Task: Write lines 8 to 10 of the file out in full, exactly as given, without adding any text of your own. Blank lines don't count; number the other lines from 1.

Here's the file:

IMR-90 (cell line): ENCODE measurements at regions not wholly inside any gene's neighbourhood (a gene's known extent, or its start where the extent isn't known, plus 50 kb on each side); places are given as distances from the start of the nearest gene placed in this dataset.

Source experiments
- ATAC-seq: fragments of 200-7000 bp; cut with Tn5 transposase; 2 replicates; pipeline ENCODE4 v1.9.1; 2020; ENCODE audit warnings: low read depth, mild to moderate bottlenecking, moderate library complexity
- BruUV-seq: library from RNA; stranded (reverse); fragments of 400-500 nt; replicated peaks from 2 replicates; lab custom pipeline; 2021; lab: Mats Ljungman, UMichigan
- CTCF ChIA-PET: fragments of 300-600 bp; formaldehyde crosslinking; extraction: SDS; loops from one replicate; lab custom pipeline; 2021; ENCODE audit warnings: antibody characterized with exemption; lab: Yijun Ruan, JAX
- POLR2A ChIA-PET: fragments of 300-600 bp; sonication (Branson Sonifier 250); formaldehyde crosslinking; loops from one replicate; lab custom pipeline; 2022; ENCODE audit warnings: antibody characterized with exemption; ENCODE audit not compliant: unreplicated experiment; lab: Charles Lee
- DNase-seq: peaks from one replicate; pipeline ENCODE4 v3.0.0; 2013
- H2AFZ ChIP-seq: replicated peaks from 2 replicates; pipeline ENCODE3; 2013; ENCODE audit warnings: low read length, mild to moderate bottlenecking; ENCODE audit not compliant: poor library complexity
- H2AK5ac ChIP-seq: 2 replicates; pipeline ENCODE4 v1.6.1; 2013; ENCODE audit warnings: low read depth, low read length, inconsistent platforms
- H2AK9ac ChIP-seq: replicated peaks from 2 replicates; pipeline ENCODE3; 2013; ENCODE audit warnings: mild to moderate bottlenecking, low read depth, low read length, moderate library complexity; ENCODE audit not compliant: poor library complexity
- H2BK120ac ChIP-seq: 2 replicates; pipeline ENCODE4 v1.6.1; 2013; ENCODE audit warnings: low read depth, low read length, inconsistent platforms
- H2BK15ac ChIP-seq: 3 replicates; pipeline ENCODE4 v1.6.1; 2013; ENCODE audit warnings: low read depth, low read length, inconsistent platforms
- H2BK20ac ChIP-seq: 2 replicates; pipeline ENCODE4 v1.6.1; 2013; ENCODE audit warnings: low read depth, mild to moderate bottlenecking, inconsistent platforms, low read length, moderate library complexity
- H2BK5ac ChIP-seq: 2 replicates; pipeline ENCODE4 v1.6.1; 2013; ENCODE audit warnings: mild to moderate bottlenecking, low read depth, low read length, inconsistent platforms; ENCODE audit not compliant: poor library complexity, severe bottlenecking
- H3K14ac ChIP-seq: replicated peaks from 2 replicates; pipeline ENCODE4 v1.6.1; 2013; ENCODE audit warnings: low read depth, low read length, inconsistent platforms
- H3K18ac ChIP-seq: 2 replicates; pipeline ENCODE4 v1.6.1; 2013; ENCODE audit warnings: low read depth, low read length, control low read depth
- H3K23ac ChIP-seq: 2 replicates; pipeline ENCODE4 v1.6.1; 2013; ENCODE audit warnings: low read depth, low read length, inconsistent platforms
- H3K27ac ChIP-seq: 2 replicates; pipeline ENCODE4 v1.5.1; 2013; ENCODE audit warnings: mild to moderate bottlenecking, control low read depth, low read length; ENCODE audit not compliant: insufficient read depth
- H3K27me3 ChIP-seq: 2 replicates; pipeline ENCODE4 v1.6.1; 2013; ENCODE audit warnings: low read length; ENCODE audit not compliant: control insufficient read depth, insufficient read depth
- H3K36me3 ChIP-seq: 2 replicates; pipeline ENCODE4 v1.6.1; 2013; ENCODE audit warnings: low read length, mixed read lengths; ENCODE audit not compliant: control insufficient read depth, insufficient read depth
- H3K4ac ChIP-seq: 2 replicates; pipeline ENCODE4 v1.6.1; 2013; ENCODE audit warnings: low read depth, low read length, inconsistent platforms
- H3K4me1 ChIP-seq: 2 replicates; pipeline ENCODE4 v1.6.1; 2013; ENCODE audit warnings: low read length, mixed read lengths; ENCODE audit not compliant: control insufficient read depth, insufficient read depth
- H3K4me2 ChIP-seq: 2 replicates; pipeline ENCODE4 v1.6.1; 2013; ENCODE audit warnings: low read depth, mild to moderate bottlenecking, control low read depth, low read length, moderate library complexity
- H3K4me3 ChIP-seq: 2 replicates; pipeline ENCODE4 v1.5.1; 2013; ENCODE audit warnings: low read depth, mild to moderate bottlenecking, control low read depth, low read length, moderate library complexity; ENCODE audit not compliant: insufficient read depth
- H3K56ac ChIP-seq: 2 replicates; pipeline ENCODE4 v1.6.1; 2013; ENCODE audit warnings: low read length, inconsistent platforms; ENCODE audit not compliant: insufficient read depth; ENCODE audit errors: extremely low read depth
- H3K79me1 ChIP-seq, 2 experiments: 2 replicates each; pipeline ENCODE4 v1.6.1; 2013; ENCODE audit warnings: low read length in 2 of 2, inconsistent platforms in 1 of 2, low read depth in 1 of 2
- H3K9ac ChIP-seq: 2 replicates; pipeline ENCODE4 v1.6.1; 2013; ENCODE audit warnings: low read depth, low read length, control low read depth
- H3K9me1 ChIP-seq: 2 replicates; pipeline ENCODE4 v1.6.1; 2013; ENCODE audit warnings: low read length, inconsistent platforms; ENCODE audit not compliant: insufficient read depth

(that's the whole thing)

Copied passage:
- H2AFZ ChIP-seq: replicated peaks from 2 replicates; pipeline ENCODE3; 2013; ENCODE audit warnings: low read length, mild to moderate bottlenecking; ENCODE audit not compliant: poor library complexity
- H2AK5ac ChIP-seq: 2 replicates; pipeline ENCODE4 v1.6.1; 2013; ENCODE audit warnings: low read depth, low read length, inconsistent platforms
- H2AK9ac ChIP-seq: replicated peaks from 2 replicates; pipeline ENCODE3; 2013; ENCODE audit warnings: mild to moderate bottlenecking, low read depth, low read length, moderate library complexity; ENCODE audit not compliant: poor library complexity